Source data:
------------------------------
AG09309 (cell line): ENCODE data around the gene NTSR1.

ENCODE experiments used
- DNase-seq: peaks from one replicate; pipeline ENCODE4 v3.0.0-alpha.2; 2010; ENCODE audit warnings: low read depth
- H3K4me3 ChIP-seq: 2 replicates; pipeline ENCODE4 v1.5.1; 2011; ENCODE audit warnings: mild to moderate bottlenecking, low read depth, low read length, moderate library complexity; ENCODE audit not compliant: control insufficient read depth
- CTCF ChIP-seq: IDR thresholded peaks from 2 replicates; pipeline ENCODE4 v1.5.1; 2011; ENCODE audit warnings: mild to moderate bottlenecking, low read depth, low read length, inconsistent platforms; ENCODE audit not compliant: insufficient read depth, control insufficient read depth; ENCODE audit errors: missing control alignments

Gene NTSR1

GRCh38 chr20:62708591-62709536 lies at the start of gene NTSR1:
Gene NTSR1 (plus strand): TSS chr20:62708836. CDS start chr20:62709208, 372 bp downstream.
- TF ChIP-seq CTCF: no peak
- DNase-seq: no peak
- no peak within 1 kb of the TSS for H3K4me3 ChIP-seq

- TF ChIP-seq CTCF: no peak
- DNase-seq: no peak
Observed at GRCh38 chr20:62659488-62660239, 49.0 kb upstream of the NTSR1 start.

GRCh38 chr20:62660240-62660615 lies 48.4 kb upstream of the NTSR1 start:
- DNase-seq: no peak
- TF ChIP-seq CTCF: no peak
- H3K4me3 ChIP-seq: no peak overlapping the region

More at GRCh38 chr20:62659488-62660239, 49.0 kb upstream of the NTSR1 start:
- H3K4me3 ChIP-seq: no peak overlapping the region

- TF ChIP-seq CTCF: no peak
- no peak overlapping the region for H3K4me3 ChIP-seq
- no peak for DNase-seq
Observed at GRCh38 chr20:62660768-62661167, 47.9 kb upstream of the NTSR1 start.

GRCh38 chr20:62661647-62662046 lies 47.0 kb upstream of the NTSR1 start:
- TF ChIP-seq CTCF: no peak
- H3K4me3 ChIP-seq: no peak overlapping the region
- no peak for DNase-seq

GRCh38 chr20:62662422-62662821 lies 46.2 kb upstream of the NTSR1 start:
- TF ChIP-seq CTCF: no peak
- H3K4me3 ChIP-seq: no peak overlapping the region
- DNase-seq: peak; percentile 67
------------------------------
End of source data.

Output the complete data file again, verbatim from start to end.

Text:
AG09309 (cell line): ENCODE data around the gene NTSR1.

ENCODE experiments used
- DNase-seq: peaks from one replicate; pipeline ENCODE4 v3.0.0-alpha.2; 2010; ENCODE audit warnings: low read depth
- H3K4me3 ChIP-seq: 2 replicates; pipeline ENCODE4 v1.5.1; 2011; ENCODE audit warnings: mild to moderate bottlenecking, low read depth, low read length, moderate library complexity; ENCODE audit not compliant: control insufficient read depth
- CTCF ChIP-seq: IDR thresholded peaks from 2 replicates; pipeline ENCODE4 v1.5.1; 2011; ENCODE audit warnings: mild to moderate bottlenecking, low read depth, low read length, inconsistent platforms; ENCODE audit not compliant: insufficient read depth, control insufficient read depth; ENCODE audit errors: missing control alignments

Gene NTSR1

GRCh38 chr20:62708591-62709536 lies at the start of gene NTSR1:
Gene NTSR1 (plus strand): TSS chr20:62708836. CDS start chr20:62709208, 372 bp downstream.
- TF ChIP-seq CTCF: no peak
- DNase-seq: no peak
- no peak within 1 kb of the TSS for H3K4me3 ChIP-seq

- TF ChIP-seq CTCF: no peak
- DNase-seq: no peak
Observed at GRCh38 chr20:62659488-62660239, 49.0 kb upstream of the NTSR1 start.

GRCh38 chr20:62660240-62660615 lies 48.4 kb upstream of the NTSR1 start:
- DNase-seq: no peak
- TF ChIP-seq CTCF: no peak
- H3K4me3 ChIP-seq: no peak overlapping the region

More at GRCh38 chr20:62659488-62660239, 49.0 kb upstream of the NTSR1 start:
- H3K4me3 ChIP-seq: no peak overlapping the region

- TF ChIP-seq CTCF: no peak
- no peak overlapping the region for H3K4me3 ChIP-seq
- no peak for DNase-seq
Observed at GRCh38 chr20:62660768-62661167, 47.9 kb upstream of the NTSR1 start.

GRCh38 chr20:62661647-62662046 lies 47.0 kb upstream of the NTSR1 start:
- TF ChIP-seq CTCF: no peak
- H3K4me3 ChIP-seq: no peak overlapping the region
- no peak for DNase-seq

GRCh38 chr20:62662422-62662821 lies 46.2 kb upstream of the NTSR1 start:
- TF ChIP-seq CTCF: no peak
- H3K4me3 ChIP-seq: no peak overlapping the region
- DNase-seq: peak; percentile 67